A picture may be worth 1,000 words, but it seems that a photograph could cost $20 million. On Wednesday, June 8, Martin Harrington and Thomas Leonard filed documents in California suing Ed Sheeran and others for copyright infringement, regarding the 2015 hit song "Photograph." The BBC reports.
Harrington and Leonard claim to have penned "Amazing" in 2009. It was released in 2012 by X Factor winner Matt Cardle. It has received over one million views on YouTube. Harrington has written tracks for Emma Bunton, 5ive, and Kylie Minogue. He has also worked with Stevie Wonder, Celine Dion, Westlife, Busted, Atomic Kitten, and Blue. Leonard has worked with the Backstreet Boys, Zero 7, and Echosmith."Photograph," on the other hand, was written by Ed Sheeran and Snow Patrol's Johnny McDaid, who is also named as a defendant in the lawsuit. It was the fifth track on Sheeran's 2014 album, X, which is pronounced "Multiply." Since its release, the song has received over 200 million views on YouTube, and has sold more than 3.5 million copies worldwide. The song is also featured in both the movie and the trailers for Me Before You, which was released last week. Sheeran is incredibly proud of and hopeful for this song, and claimed that he believed that it would be the song that would change his career path.Harrington and Leonard have retained lawyer Richard Busch for their lawsuit against Ed Sheeran. Busch gained prominence last year when he won a lawsuit filed by the family of the late Marvin Gaye. The lawsuit was filed against Pharrell Williams and Robin Thicke in regards to the hit "Blurred Lines," and was settled for $7.4 million dollars. According to CBS News, Matt Belloni of the Hollywood Reporter states that case paved the way for, and increased awareness of, copyright infringement in music.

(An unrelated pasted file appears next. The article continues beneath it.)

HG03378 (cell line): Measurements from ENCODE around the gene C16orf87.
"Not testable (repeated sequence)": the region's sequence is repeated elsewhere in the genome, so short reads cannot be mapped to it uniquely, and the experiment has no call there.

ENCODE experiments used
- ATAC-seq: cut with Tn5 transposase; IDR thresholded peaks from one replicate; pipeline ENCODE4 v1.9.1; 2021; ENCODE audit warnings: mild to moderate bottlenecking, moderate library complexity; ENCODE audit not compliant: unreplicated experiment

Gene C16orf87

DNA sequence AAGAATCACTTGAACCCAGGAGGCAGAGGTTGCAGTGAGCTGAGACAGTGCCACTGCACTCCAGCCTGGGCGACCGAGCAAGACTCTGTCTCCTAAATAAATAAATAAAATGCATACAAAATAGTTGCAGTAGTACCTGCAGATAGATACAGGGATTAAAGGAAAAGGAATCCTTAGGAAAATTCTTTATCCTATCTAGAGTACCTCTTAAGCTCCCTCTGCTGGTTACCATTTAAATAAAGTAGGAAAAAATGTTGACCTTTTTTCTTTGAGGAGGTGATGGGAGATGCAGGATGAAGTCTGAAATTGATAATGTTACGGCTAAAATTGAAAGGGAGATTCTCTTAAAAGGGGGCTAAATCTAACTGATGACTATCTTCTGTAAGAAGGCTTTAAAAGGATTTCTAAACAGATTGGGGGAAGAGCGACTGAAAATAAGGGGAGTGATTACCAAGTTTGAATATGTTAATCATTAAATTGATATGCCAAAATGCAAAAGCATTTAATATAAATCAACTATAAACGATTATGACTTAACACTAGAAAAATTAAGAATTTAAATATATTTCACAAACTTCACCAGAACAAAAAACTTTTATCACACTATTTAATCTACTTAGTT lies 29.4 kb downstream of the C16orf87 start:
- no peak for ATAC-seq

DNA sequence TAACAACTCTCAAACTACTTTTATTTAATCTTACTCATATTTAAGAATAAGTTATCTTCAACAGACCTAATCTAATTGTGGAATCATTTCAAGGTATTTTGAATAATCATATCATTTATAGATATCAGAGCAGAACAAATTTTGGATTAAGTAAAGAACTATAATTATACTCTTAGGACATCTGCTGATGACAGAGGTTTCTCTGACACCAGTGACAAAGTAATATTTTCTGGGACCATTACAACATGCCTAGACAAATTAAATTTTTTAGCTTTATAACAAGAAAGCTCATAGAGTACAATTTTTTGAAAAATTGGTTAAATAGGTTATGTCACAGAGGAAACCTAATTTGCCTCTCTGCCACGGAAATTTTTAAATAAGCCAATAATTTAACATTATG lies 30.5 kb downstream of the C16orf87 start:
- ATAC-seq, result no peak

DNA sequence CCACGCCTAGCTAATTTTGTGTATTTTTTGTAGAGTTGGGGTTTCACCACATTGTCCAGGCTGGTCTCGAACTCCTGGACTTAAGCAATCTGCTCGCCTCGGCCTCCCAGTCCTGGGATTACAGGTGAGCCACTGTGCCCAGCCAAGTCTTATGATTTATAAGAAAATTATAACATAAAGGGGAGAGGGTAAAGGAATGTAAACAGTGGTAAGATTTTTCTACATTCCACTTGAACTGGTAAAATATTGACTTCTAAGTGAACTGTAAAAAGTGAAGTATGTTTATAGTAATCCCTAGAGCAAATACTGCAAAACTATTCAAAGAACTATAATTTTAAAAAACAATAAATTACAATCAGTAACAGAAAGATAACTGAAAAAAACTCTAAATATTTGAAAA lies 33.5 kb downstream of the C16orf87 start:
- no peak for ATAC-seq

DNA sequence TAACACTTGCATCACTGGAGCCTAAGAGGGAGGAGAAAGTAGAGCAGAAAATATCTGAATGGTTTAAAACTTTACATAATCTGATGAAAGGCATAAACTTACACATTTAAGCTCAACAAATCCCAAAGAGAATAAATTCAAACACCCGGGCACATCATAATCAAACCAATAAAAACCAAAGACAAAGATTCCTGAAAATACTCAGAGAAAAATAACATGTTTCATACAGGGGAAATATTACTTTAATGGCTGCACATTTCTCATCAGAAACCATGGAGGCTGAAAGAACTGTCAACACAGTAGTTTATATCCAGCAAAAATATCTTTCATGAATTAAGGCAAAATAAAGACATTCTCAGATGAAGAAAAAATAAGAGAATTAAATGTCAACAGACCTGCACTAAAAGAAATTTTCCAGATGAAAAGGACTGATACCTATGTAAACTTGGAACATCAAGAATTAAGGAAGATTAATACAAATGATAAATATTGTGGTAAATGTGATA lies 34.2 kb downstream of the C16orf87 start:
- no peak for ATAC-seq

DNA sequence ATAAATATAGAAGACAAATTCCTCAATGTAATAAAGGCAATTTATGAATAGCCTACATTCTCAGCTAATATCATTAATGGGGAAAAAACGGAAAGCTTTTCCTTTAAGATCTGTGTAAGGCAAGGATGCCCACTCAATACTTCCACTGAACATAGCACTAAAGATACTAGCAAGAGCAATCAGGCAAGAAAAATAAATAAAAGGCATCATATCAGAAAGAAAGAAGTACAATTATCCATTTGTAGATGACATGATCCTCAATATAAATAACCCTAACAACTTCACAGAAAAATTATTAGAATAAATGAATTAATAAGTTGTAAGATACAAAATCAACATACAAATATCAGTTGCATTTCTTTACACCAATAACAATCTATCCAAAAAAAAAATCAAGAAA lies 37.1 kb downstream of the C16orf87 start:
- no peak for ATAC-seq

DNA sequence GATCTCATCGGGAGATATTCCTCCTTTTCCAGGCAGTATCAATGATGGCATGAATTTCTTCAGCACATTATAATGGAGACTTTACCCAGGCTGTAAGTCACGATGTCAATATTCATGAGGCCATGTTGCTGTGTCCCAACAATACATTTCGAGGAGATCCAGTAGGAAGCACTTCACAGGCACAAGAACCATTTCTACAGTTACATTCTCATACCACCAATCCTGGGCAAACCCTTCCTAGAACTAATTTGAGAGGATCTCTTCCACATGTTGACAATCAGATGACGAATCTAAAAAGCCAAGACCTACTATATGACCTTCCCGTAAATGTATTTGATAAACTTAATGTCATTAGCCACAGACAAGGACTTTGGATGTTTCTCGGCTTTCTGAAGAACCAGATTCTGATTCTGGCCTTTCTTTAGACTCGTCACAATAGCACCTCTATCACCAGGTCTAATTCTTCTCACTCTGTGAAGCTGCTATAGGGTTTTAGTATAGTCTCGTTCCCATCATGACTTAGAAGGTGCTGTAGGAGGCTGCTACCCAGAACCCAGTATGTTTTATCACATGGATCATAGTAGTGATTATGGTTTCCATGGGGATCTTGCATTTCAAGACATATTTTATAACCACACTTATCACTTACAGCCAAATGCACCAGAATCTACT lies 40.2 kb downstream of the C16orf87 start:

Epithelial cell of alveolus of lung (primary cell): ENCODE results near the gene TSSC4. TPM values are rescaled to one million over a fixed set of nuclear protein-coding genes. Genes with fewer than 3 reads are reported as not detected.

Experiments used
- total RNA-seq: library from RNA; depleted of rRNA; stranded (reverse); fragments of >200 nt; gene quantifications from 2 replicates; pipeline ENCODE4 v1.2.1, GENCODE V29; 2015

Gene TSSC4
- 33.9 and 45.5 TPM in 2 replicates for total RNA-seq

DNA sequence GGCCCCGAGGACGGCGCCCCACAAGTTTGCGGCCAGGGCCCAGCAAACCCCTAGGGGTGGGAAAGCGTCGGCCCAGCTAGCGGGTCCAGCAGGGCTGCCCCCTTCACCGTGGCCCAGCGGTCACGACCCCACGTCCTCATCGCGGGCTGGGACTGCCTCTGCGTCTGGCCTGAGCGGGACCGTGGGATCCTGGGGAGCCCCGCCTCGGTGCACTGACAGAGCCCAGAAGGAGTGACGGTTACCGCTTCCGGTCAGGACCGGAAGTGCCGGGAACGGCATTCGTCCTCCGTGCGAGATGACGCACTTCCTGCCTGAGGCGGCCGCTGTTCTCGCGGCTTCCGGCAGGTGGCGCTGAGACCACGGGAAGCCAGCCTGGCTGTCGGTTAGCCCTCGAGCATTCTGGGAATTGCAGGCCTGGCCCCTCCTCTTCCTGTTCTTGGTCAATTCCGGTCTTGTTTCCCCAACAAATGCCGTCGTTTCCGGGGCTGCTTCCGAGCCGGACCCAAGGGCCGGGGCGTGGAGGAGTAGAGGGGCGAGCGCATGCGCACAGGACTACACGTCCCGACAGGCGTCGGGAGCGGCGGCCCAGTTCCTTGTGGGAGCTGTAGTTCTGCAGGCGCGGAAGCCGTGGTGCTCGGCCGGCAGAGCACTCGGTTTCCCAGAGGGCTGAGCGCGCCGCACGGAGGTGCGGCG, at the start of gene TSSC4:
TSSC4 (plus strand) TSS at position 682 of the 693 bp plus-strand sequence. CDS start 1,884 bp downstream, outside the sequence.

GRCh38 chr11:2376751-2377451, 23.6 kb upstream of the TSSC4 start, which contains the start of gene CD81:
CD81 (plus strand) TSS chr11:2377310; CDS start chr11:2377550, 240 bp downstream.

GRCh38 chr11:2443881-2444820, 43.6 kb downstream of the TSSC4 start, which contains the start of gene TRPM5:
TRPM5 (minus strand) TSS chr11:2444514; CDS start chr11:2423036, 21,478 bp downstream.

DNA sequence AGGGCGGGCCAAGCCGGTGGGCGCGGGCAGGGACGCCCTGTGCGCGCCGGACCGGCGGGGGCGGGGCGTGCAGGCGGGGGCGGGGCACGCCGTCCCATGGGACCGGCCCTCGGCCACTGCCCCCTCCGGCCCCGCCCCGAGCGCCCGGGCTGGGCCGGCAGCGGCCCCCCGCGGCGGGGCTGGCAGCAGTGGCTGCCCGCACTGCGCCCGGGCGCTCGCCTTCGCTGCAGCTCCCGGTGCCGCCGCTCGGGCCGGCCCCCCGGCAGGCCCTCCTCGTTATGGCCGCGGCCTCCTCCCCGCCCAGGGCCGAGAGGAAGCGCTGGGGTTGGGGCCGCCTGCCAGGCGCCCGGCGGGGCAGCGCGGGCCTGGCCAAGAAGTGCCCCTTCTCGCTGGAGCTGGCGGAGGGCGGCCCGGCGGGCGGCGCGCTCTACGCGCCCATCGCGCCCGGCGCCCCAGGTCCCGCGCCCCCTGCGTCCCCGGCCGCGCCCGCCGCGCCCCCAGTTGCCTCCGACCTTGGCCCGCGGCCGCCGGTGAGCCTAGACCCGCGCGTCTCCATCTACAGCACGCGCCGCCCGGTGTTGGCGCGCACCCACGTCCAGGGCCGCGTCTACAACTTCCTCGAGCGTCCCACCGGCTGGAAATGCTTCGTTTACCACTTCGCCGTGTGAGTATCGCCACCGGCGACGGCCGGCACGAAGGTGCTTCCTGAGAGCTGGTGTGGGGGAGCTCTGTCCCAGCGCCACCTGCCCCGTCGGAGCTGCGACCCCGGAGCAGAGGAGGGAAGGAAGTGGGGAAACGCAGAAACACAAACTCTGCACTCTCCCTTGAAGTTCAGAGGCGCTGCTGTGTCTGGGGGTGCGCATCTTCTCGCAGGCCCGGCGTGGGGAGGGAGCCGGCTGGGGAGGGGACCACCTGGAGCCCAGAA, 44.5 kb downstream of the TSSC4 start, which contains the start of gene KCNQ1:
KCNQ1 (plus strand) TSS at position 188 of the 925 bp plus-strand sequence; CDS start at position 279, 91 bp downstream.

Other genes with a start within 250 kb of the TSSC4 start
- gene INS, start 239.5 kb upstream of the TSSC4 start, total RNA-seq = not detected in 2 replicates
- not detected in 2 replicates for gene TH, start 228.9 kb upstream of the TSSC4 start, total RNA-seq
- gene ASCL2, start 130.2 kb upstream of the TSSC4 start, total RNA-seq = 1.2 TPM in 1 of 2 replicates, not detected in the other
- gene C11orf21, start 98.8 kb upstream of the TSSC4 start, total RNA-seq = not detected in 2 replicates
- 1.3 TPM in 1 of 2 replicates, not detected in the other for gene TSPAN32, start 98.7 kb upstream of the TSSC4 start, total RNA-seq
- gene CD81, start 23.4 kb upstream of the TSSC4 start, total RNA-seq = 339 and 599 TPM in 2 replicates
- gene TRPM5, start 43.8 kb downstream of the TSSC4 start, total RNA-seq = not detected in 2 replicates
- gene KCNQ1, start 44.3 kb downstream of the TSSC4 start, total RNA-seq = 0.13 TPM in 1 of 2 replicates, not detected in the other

"I think that case has been very influential in getting attorneys interested in pursuing these claims," he said. In fact, numerous copyright infringement claims have followed, including Sam Smith, Justin Bieber, and Led Zeppelin, who are expecting to go to trial later this month regarding a lawsuit over the hit song, "Stairway to Heaven." So, while there is definitely precedent, the road to a settlement will not be easy. In order to prove their case, the plaintiffs "have to show access -- that there was some exposure of one song to another," said entertainment attorney Ken Abdo. "And the substantial similarity will be established by listening to the song and look at how it lays out as a composition."
Ed Sheeran's manager has not commented at this time. Matt Cardil, on the other hand, is distancing himself from the suit. He recently Tweeted, "This is not my lawsuit. I think @edsheeran is a genius & 100% deserves all his success."